By Frank Warren

OUR LATEST PILGRIMAGE to the sacred fighting Mecca of York Hall on Friday once again demonstrated the depth of young talent we are charged with developing here at Queensberry.

Positive steps forward were taken by all the home talent and some really put a marker down signposting their readiness for significant championship action.

Starting at the top of the bill, David Adeleye extended his unbeaten record with a defence of his WBO European title against Emir Ahmatovic, who he forced into retirement after five rounds.

It actually wasn’t the most emphatic statement from David, despite another speedy stoppage, and our up and coming heavyweight force wasn’t overwhelmed with his own performance. He got in touch with me after watching it back with a message along the lines of ‘room for improvement’.

In my opinion he needs to let his right hand go a bit more frequently because this is the game changer for him and the weapon that will transport him to the top.

Mark Chamberlain had no such hesitation in unleashing his big bombs and is really looking like a lightweight force.

Mark is developing into a really destructive operator, who is clinical and highly effective in pretty much every move he makes. He demolished a confident Marvin Demollari in just over two minutes and, although the referee allowed events to become a bit muddled, Mark was totally ruthless and closed the show in a brutal fashion.

The 24-year-old now just needs to stay on his game and keep working hard with his excellent trainer Wayne Batten. Big fights are firmly on the horizon and Mark will quickly close in on a No.1 spot that will bring him the rewards he deserves.

The third title fight of the night involved Our ‘Enry, the stylish super lightweight southpaw Henry Turner, who simply oozes quality.

Henry, just 22, was matched in a tough encounter against Liverpool’s Tom Farrell in the sort of fight that tells you all you need to know about a bright prospect.

Henry passed a tricky examination with flying colours and once again showed that he is adding strength to his vast reserves of skill. He has now forced four stoppages in his last five and will continue to be stepped up.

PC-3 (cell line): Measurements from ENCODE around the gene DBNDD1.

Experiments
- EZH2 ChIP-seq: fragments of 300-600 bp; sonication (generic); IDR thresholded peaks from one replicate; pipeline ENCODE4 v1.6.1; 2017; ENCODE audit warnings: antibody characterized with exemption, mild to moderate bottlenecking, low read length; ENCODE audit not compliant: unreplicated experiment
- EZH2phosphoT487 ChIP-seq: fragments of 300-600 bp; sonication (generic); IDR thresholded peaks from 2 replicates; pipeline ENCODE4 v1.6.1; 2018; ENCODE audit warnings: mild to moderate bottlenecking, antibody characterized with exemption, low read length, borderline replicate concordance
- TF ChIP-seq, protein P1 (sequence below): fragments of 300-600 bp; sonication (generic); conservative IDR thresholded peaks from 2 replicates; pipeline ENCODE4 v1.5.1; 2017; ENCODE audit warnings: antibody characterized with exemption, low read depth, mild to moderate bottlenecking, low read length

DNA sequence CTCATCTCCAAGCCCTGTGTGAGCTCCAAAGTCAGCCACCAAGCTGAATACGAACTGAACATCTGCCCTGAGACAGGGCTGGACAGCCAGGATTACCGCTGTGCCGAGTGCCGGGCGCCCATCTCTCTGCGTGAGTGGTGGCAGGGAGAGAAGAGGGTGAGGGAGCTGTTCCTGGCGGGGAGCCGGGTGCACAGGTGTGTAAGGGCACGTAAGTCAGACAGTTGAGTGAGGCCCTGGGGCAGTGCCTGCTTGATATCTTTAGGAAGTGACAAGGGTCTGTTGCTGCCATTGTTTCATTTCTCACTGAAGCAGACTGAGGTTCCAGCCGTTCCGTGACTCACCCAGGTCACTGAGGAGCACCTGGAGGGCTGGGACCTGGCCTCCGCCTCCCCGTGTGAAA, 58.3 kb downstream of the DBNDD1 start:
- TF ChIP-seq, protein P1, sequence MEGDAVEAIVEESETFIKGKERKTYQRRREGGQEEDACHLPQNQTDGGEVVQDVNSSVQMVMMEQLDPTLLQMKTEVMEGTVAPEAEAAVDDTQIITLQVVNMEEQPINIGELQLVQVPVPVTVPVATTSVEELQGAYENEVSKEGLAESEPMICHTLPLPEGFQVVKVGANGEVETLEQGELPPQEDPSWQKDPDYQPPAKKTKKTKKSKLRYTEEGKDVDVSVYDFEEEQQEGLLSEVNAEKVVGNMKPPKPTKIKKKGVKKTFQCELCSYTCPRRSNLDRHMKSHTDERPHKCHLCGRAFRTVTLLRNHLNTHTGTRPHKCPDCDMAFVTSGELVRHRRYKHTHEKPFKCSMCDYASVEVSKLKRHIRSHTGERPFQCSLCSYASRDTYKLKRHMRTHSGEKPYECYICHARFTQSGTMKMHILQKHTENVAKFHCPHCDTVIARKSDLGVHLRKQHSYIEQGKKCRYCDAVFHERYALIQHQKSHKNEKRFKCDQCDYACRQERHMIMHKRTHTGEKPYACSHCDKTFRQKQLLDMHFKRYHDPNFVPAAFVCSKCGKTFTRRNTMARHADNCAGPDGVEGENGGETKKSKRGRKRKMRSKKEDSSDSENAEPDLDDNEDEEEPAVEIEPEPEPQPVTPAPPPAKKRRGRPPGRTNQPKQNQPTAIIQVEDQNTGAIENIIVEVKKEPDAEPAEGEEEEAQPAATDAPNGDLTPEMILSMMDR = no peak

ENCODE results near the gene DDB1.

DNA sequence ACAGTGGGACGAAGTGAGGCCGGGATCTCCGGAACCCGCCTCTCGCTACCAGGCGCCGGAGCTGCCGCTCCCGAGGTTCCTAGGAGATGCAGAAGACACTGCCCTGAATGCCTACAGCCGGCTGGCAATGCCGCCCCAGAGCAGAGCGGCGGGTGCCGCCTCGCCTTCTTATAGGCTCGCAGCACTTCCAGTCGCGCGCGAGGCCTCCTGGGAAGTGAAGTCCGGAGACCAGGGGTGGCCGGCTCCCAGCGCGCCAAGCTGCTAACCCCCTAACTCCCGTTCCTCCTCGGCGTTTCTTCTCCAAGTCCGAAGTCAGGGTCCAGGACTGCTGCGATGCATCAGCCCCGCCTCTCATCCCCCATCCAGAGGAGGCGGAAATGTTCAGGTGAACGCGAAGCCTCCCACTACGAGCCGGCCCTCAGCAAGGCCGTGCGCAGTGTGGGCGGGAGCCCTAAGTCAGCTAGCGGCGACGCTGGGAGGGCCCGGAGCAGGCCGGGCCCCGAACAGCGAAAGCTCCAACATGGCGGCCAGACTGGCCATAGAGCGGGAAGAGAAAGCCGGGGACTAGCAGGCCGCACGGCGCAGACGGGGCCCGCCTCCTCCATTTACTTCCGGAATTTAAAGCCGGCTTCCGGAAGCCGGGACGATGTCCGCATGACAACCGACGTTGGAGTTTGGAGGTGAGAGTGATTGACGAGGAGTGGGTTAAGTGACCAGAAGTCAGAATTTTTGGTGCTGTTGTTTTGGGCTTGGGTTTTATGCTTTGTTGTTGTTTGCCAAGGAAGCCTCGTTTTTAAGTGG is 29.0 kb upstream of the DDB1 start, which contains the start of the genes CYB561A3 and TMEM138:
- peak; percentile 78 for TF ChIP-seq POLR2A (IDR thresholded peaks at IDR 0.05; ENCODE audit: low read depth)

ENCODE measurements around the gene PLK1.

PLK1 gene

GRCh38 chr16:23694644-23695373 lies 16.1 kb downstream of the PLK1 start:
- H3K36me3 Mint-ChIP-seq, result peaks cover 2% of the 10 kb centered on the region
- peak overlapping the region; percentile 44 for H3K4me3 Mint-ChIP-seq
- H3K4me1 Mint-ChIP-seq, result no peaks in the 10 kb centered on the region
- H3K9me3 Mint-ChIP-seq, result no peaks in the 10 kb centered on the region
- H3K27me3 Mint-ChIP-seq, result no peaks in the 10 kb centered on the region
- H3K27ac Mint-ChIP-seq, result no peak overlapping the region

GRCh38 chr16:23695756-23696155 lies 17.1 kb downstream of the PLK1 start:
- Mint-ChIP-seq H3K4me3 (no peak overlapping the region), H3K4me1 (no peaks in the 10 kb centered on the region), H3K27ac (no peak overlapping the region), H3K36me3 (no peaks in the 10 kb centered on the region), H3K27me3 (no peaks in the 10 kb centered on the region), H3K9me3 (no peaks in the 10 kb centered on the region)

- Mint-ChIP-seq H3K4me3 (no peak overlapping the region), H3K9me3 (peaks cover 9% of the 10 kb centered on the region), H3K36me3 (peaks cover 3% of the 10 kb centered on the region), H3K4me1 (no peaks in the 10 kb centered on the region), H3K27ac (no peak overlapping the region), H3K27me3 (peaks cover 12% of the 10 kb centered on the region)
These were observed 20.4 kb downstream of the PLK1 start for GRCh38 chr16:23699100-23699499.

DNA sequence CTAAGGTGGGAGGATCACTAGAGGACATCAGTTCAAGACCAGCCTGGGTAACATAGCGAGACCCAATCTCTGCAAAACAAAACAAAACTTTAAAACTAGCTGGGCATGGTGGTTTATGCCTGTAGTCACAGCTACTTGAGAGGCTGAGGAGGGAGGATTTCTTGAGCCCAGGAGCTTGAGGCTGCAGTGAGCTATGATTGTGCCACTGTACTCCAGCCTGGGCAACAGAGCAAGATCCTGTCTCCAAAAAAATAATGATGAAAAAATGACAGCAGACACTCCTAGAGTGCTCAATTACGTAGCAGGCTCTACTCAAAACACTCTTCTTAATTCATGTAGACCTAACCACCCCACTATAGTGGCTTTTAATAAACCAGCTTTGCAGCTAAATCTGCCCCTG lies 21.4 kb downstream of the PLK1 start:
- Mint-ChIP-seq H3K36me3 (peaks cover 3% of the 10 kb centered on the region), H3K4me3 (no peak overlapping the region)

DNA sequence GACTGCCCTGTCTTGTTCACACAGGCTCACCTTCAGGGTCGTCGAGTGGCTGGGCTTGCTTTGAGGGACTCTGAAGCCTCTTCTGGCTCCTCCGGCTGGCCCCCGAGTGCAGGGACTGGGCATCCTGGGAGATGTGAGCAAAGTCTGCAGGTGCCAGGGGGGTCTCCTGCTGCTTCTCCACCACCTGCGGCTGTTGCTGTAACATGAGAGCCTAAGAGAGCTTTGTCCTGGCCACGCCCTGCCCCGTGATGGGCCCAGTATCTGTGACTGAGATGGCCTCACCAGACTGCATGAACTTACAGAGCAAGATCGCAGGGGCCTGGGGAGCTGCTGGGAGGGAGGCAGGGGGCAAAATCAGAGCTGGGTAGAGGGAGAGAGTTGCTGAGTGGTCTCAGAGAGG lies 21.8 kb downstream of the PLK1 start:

I was also highly impressed with the displays of the Fail twins – Carl and Ben – who clearly have a very bright future, along with our clubbing young cruiserweight Tommy Fletcher, who will always be fun to watch.

It was also pleasing to see Royston Barney-Smith get some good rounds under his belt because, for him, it is all about experience at this stage of the game.

THE SPORT OF boxing – and myself in particular – lost a great friend last week following the passing of veteran journalist Alan Hubbard on Thursday after a short illness.

Like me, Alan grew up tuning into the big fights on the wireless, although while I was listening in to all the big Muhammad Ali fights, he was actually there in person, following ‘The Greatest’ around the world in what he considered his career highlight alongside his regular sparring partner and big friend of 55 years, Colin Hart.

In later years, both Alan and Colin were regular and hugely popular contributors to BoxNation and Alan’s words were a weekly feature on the website of Queensberry.

I was delighted that we were able to stage a fitting tribute to Alan ahead of the main event on Friday with the traditional Ten Bells and I know it was something hugely appreciated by his family and friends.

Farewell old friend, you will be missed.

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